Dixon puts a human face on the many young people who, like him, left the secure confines of home, risked their lives, and devoted themselves to the struggle for Black liberation. Dixon is particularly effective in enabling the reader to visualize the many women Panthers who not only helped keep the party afloat but also played an integral part in the Black Panther Party's success. The book introduces us to a number of vivid characters and stand-up men and women who have heretofore not gotten much attention from previous writers, including Leon “Valentine” Hobbs, one of the party's unsung heroes.

I would especially encourage young people to read this book, as it provides a perfect illustration of the impact that young men and women made in Black communities throughout the country during the 1960s, 1970s, and 1980s.

Dixon also paints a more complete portrait of the Black Panther Party than have most writers. The Black Panther Party consisted of more than just patrols of the police and the Free Breakfast for School Children Program. By discussing the Panthers' broad array of community-focused Survival Programs, Dixon provides the reader with an accurate and balanced depiction of the party's activities generally and in Seattle specifically.

Dixon, a stand-up guy, has written a stand-up book about his life before, during, and after the Black Panther Party.
My People Are Rising
deserves a broad hearing. This is a book that will, in fact, appeal to readers of all ages, regardless of their political persuasion or their opinions of the Black Panther Party, the most maligned and misrepresented organization of the twentieth century.

 

Judson L. Jeffries, PhD

Professor of African American and African Studies, The Ohio State University, and author of
Huey P. Newton
,
The Radical Theorist
;
Comrades, A Local History of the Black Panther Party
; and
On the Ground: The Black Panther Party in Communities Across America
.

Acknowledgments

On August 27, 1989,
Huey P. Newton was gunned down on a lonely street in West Oakland, not far from one of the old National Headquarters of the Black Panther Party. Three days later a memorial service for our embattled leader was held in Seattle. At the service I was approached by Anna Johnson, the former owner of Open Hand Publishing. She asked me if I would be interested in writing a book about my experience in the party.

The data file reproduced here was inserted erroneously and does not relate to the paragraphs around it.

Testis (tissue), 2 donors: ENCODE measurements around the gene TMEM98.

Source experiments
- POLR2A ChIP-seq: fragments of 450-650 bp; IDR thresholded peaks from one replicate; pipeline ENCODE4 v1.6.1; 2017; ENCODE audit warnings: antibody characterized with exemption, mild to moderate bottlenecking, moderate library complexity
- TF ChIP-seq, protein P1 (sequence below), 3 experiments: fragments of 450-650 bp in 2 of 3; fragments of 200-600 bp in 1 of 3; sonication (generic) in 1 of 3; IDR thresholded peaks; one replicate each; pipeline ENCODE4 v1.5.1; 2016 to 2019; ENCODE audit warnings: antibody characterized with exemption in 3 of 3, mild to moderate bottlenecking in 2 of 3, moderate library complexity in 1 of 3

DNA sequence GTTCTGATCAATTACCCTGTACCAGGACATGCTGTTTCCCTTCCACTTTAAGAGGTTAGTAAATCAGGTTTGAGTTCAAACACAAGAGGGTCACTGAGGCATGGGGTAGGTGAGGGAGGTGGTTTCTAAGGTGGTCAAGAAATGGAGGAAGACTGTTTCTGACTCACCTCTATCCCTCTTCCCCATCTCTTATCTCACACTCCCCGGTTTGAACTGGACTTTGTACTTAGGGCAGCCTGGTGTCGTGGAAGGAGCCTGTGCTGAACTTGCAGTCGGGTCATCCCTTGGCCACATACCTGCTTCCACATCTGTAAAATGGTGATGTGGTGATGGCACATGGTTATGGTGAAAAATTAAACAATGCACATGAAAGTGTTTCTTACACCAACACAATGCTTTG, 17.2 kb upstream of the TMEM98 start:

And thus began a journey of more than two decades, as I attempted to tell my story and the stories of so many others regarding one of the most significant, most intriguing, and brightest moments in modern American history. Writing this memoir has not been an easy task for a single parent suffering from some form of undiagnosed PTSD, raising not only my own kids but also the kids of others because the traditional family system had collapsed. It took a lot of support and encouragement, at times seemingly an entire village, to bring this project to completion. So I must acknowledge and thank all those who have helped along the way.

During the earlier years, a number of people helped the manuscript get off the ground. My first typist was from Pike Place Typing Service, which kindly provided discounted typing service, and later, my friend Pam, who worked for the City of Seattle, donated her time to typing my handwritten pages. My good friend Virginia Wyman stepped up to provide valuable assistance and support. Dean Patton worked with me as a writing coach. Deborah Green, the widow of Dr. John Green, volunteered her time to edit the first draft of the manuscript. And I am thankful to my good friend Gilda Sheppard, faculty at Evergreen Tacoma, for reminding me that I had a lot to say.

I thank all my Panther comrades. If not named directly here in these acknowledgments, my gratitude and love for my Panther comrades are in the pages of this memoir. Bill Jennings of the website It's About Time BPP fielded my constant questions and gave me ongoing reminders to finish this book. Bobby Seale had long phone conversations with me, discussing details. Emory Douglas provided steady encouragement, as did Leila McDowell. My good friend Valentine Hobbs and I had daily conversations about our years in the party. I am amazed how the memories of those days are fresh in our minds. I'd also like to thank original BSU members Larry Gossett and Gary Owens, who have become my close friends over the years.